Copyright applies to open access publishing.
For copyright advice contact the Copyright team directly: firstname.lastname@example.org
The Australasian Open Access Strategy Group provides advice on the copyright implications of open access and the retention of copyright.
When publishing in an open access journal, as an author you will generally retain copyright. However, some open access publishing agreements may allow you to retain copyright but ask that you assign certain rights to the publisher. Read your publishing agreement carefully and get legal advice to ensure you understand what rights you are retaining and whether you are assigning some rights to the publisher.
Search in the SHERPA/RoMEO database to check publisher policies and permissions, including embargo conditions, for self-archiving a version of your publication in an open access or preprint repository.
If publishing in a traditional journal, the publishing agreement will usually transfer copyright to the publisher.
Authors can try to negotiate with the publisher to retain some rights by adding an addendum to the agreement, for example to allow them to deposit a version of the article in an institutional repository for open access.
The SPARC Author Addendum is a document that you can use to legally modify your publisher's contract so you can retain the rights you need to both promote your research publications and achieve your scholarly goals. The Addendum will allow you to deposit an accepted manuscript version of your publication in the RMIT Research Repository.
Creative Commons licences are a key tool in open dissemination of published research. When you publish your work as an open access article or book, you can usually apply a Creative Commons licence, and this specifies in what ways others may reuse your work. You will still retain copyright over your work.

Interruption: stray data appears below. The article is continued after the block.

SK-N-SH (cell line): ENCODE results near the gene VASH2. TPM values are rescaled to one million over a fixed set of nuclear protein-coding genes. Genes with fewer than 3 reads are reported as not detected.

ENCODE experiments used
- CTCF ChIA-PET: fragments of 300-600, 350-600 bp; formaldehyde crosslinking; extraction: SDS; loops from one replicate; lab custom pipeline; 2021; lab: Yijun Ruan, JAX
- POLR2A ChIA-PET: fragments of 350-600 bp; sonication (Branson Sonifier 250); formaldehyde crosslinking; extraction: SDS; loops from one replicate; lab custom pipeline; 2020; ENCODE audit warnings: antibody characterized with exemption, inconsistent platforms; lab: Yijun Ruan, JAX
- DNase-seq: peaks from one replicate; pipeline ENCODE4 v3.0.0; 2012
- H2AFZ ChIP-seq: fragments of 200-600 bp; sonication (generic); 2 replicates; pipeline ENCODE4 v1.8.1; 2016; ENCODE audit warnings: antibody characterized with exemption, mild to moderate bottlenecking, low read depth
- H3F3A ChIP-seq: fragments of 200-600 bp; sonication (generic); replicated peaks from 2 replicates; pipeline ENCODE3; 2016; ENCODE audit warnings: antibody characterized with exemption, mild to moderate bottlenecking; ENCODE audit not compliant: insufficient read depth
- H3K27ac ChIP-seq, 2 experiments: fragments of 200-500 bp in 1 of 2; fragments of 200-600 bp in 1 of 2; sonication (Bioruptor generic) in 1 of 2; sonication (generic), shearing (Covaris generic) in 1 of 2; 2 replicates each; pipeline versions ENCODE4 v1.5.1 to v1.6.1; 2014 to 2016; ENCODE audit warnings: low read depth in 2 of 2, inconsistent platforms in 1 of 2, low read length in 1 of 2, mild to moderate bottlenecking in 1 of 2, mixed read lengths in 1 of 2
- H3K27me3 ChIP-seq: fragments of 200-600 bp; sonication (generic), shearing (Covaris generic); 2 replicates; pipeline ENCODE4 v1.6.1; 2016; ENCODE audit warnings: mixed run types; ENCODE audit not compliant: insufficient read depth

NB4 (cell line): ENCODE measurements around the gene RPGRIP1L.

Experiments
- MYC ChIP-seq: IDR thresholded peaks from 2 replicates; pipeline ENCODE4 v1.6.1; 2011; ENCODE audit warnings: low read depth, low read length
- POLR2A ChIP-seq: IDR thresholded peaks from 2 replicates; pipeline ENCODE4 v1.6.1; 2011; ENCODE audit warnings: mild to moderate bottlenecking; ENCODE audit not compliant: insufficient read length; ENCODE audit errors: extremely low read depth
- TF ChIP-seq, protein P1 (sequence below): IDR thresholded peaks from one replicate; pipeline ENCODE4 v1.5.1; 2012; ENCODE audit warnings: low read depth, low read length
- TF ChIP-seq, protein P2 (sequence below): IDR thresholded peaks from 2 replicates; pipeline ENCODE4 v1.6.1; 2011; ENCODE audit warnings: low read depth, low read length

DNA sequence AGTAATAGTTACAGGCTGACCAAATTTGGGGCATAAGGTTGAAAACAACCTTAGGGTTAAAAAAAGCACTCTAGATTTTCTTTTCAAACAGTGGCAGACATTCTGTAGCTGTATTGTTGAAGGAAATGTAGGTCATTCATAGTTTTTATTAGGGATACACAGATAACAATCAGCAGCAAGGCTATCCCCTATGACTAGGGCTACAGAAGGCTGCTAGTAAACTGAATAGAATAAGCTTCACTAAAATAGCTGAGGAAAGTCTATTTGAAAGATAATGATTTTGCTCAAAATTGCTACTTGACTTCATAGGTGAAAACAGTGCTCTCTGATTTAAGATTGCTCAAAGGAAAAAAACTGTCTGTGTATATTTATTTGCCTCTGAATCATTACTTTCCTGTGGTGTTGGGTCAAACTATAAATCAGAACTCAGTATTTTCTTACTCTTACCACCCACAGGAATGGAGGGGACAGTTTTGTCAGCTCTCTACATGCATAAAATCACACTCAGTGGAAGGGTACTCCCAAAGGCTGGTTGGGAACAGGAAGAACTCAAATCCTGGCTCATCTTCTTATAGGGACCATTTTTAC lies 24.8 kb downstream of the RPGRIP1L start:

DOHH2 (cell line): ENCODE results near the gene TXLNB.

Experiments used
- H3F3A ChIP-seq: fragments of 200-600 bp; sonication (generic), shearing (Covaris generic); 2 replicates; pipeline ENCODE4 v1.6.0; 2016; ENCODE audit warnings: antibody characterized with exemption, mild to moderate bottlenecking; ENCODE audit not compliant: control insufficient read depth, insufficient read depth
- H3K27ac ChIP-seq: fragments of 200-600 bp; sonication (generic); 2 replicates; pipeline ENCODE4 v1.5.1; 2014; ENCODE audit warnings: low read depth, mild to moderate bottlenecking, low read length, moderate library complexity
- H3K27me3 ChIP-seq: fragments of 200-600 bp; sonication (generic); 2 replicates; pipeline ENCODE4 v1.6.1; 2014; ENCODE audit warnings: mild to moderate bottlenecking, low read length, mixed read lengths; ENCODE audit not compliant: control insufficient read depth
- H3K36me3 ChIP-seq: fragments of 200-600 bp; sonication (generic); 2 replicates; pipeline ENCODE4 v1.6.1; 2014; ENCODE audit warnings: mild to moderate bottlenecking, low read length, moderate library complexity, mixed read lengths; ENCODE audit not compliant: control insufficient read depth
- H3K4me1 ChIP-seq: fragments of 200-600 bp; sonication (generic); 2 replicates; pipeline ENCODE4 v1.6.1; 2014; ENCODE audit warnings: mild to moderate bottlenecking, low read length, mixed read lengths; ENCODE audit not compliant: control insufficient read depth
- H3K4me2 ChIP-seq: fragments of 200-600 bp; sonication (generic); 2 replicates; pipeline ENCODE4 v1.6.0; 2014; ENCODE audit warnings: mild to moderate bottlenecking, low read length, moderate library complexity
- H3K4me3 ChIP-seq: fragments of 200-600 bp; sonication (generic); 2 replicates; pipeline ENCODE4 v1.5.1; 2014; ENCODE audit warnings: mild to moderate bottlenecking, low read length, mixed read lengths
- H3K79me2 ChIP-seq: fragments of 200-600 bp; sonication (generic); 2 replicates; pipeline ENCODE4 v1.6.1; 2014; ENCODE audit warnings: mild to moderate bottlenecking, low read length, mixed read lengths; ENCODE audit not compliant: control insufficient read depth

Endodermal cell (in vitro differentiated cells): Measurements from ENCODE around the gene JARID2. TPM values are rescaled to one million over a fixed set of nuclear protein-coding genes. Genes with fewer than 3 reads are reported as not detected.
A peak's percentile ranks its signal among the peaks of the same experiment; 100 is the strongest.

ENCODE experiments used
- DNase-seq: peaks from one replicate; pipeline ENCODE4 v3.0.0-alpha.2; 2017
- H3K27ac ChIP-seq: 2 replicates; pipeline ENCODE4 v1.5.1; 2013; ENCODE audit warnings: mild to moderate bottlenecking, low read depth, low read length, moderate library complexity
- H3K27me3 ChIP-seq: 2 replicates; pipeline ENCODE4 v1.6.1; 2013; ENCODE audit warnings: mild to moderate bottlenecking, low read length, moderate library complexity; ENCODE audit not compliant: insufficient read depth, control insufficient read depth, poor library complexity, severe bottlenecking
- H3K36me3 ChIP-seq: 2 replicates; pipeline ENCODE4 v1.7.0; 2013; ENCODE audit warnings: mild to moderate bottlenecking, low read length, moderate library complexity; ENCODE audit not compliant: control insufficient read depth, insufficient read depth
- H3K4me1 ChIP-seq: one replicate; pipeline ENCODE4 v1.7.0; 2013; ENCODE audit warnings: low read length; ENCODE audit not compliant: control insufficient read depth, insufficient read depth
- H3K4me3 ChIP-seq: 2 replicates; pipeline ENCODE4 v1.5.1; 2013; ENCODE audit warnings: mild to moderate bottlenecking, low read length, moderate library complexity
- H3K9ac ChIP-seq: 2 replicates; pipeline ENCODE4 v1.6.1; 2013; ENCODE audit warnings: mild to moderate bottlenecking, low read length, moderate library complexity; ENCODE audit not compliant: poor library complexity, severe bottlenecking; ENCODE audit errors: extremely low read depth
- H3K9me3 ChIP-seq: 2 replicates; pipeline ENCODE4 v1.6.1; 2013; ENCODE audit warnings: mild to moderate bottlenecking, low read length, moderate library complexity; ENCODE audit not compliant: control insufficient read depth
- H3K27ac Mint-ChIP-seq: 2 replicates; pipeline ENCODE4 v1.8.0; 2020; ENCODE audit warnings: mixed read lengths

Creative Commons licenses provide a way to manage the terms that attach automatically to all creative material under copyright. They allow material to be shared and reused under terms that are flexible and legally sound. More information is available at the Creative Commons website - About CC licences.
When you apply a Creative Commons licence, you define what combination of rights you are waiving and what you are retaining.
There are four basic conditions covered by Creative Commons licences.
|Application of condition
Attribution required: BY
Applies to every Creative Commons work. Whenever a work is copied or redistributed under a Creative Commons licence, the original creator (and any other nominated parties) must be credited and the source linked to.
Lets others copy, distribute, display and perform the work for non-commercial purposes only.
No Derivative Works: ND
Lets others distribute, display and perform only verbatim copies of the work. They may not adapt or change the work in any way.
Share Alike: SA
Allows others to remix, adapt and build on the work, but only if they distribute the derivative works under the same the licence terms that govern the original work.
The four conditions can be combined to create six different Creative Commons licences, which tell others what they can do with the work without needing to seek permission from the copyright holder. There are three commonly used Creative Commons licences in open access publishing.
Attribution: CC BY
|This licence lets others distribute, remix, adapt, and build upon your work, even commercially, as long as they credit you for the original creation. It is the most open of the licences offered.
Attribution-NonCommercial: CC BY-NC
|This licence lets others remix, adapt, and build upon your work non-commercially, and although their new works must also acknowledge you and be non-commercial, they don’t have to licence their derivative works on the same terms.
Attribution-NonCommercial-NoDerivs: CC BY-NC-ND
|This licence is the most restrictive, only allowing others to download your works and share them with others as long as they credit you, but they can’t change them in any way or use them commercially.
A publisher may offer a choice of Creative Commons licence, or may only offer one option. When choosing which Creative Commons licence, there are some important considerations.
Sometimes publishers offer terms for open access publishing outside of the Creative Commons licence system. Or they may not offer the Creative Commons licence options you prefer or which are required by your funder. You may be able to negotiate with the publisher. Contact University Legal Services for support if required. If you are not able to negotiate an acceptable licence or publishing agreement, you may need to find another journal or publisher.